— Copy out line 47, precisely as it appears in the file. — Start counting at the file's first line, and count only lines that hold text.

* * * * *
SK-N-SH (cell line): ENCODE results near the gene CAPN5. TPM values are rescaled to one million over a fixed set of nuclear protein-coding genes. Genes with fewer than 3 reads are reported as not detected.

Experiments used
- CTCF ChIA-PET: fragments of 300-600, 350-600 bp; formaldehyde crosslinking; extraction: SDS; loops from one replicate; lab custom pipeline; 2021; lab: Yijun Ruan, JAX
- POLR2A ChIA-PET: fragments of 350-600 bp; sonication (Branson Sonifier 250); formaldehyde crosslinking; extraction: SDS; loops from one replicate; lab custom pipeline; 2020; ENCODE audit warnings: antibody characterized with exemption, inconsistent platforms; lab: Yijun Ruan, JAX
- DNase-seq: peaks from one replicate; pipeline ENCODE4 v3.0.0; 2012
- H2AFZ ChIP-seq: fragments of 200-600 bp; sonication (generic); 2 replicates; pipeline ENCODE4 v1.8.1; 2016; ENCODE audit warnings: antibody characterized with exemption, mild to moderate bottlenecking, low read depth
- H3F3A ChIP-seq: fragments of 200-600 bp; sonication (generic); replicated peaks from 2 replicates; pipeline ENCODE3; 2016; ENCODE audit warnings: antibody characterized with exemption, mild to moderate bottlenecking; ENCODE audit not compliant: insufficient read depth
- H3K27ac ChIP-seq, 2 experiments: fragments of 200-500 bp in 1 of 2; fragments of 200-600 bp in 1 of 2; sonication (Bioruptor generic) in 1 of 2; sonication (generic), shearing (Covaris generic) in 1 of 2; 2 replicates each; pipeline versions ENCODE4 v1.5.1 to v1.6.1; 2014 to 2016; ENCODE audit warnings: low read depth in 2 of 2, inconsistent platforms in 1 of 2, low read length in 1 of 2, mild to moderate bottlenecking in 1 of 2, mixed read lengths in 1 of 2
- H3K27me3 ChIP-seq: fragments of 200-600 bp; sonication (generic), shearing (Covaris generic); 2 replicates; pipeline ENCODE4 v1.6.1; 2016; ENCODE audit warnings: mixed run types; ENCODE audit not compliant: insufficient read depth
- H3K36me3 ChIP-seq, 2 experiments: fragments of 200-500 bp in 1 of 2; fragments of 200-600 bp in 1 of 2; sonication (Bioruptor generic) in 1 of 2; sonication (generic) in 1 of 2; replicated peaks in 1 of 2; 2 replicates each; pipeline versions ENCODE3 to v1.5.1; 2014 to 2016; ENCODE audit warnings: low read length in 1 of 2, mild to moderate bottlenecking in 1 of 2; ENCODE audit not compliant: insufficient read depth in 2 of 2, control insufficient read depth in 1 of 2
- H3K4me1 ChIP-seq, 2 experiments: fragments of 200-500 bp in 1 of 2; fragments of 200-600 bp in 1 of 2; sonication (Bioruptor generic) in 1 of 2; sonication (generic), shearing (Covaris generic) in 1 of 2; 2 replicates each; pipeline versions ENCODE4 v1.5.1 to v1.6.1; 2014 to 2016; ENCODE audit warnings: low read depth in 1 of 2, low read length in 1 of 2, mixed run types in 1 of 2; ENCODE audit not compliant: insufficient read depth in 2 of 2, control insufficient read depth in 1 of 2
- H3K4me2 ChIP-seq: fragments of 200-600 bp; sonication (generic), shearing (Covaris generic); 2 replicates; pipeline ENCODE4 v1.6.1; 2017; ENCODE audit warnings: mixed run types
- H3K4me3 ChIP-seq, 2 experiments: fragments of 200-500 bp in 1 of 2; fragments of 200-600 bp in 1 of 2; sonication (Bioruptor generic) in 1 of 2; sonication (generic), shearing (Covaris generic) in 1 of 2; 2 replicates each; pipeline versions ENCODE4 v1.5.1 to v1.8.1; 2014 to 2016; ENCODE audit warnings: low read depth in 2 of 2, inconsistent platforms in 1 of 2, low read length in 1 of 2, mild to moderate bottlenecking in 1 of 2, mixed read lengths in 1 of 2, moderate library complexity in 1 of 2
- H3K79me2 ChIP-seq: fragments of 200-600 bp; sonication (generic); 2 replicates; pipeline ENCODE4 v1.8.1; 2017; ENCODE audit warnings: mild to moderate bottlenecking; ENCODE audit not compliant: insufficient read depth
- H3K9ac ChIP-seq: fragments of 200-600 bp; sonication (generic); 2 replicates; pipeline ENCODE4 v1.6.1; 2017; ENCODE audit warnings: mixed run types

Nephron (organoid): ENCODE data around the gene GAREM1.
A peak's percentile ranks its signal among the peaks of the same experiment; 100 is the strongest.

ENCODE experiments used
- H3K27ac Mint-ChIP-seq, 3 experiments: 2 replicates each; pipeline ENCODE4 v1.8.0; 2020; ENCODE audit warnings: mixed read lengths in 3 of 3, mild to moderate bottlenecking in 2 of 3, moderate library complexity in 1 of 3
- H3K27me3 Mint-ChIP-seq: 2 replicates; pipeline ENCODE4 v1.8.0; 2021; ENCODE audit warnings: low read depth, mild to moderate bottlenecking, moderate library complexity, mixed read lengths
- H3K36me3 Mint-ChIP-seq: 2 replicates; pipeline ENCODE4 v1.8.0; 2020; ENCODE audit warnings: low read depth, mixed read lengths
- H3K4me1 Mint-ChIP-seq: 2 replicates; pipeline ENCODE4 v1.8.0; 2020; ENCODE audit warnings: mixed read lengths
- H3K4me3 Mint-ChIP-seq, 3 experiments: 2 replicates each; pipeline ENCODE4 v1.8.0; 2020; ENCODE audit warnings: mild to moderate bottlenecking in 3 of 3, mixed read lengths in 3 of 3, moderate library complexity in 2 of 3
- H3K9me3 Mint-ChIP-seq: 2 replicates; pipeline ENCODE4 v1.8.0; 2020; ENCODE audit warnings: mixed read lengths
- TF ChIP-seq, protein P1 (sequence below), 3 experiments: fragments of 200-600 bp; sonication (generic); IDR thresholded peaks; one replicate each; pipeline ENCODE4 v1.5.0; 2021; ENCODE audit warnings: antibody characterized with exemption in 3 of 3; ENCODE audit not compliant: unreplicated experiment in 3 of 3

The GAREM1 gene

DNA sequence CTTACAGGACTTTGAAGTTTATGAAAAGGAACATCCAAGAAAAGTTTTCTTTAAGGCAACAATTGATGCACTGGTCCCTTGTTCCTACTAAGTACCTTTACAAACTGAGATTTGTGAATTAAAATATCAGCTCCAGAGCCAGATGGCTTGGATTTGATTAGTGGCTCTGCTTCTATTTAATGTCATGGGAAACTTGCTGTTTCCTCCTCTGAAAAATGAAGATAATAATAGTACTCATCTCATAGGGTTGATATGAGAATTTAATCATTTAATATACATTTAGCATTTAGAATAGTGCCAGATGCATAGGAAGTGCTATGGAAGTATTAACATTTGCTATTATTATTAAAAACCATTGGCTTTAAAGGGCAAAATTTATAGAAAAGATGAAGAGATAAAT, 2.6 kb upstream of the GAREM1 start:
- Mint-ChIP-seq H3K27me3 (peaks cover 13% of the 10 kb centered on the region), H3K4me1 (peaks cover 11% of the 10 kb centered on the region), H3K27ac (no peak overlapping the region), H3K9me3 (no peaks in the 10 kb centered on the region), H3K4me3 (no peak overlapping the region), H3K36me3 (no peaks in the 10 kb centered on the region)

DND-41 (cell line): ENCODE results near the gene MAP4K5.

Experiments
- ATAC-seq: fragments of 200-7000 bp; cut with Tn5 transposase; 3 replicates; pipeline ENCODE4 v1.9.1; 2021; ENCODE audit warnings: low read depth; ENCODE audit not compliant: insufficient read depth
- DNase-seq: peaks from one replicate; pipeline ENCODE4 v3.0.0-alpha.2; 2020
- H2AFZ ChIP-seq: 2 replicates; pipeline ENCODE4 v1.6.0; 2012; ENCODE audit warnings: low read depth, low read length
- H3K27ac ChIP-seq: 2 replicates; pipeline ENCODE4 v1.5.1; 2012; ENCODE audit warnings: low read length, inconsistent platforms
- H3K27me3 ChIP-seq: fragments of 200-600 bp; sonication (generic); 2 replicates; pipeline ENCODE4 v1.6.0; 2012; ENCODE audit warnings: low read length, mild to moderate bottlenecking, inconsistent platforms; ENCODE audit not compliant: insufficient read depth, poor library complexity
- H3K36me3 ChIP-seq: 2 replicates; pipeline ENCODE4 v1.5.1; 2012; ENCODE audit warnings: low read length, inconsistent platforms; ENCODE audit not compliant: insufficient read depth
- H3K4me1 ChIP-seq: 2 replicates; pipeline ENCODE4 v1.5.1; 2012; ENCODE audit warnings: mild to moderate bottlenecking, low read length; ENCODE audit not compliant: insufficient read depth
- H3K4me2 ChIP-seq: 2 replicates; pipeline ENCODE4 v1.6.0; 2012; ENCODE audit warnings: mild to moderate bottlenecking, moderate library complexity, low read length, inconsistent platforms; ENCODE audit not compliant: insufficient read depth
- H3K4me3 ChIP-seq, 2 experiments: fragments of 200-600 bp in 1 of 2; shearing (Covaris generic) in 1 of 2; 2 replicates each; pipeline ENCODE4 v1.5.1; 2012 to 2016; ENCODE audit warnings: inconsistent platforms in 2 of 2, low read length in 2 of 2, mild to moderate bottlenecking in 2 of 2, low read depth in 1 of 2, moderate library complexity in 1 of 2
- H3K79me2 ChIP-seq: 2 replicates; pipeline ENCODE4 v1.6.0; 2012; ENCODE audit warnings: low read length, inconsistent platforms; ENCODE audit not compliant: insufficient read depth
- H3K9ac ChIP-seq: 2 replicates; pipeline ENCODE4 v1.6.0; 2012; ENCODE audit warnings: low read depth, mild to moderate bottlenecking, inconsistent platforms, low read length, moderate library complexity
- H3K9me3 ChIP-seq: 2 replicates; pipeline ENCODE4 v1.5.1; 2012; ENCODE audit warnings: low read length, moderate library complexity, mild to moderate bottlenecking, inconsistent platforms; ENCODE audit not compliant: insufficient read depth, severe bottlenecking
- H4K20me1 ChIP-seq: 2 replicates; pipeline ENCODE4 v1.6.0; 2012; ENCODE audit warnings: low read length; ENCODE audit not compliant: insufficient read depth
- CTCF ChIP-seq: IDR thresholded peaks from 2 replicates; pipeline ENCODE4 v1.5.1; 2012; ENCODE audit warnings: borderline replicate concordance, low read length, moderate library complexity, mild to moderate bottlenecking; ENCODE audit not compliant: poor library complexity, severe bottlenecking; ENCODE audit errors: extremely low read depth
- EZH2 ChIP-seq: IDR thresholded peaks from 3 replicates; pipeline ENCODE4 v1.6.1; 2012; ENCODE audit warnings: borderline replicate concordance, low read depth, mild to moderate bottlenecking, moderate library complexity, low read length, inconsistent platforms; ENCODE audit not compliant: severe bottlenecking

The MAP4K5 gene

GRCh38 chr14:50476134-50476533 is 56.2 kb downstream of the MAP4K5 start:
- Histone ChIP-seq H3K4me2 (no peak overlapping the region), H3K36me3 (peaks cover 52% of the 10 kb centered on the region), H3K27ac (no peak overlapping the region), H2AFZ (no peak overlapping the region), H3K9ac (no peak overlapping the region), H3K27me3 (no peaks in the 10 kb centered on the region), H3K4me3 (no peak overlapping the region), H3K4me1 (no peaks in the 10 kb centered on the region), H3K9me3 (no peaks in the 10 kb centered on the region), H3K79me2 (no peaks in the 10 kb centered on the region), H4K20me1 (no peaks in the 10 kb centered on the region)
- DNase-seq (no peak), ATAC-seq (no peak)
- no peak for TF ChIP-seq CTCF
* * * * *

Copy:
GRCh38 chr14:50476134-50476533 is 56.2 kb downstream of the MAP4K5 start: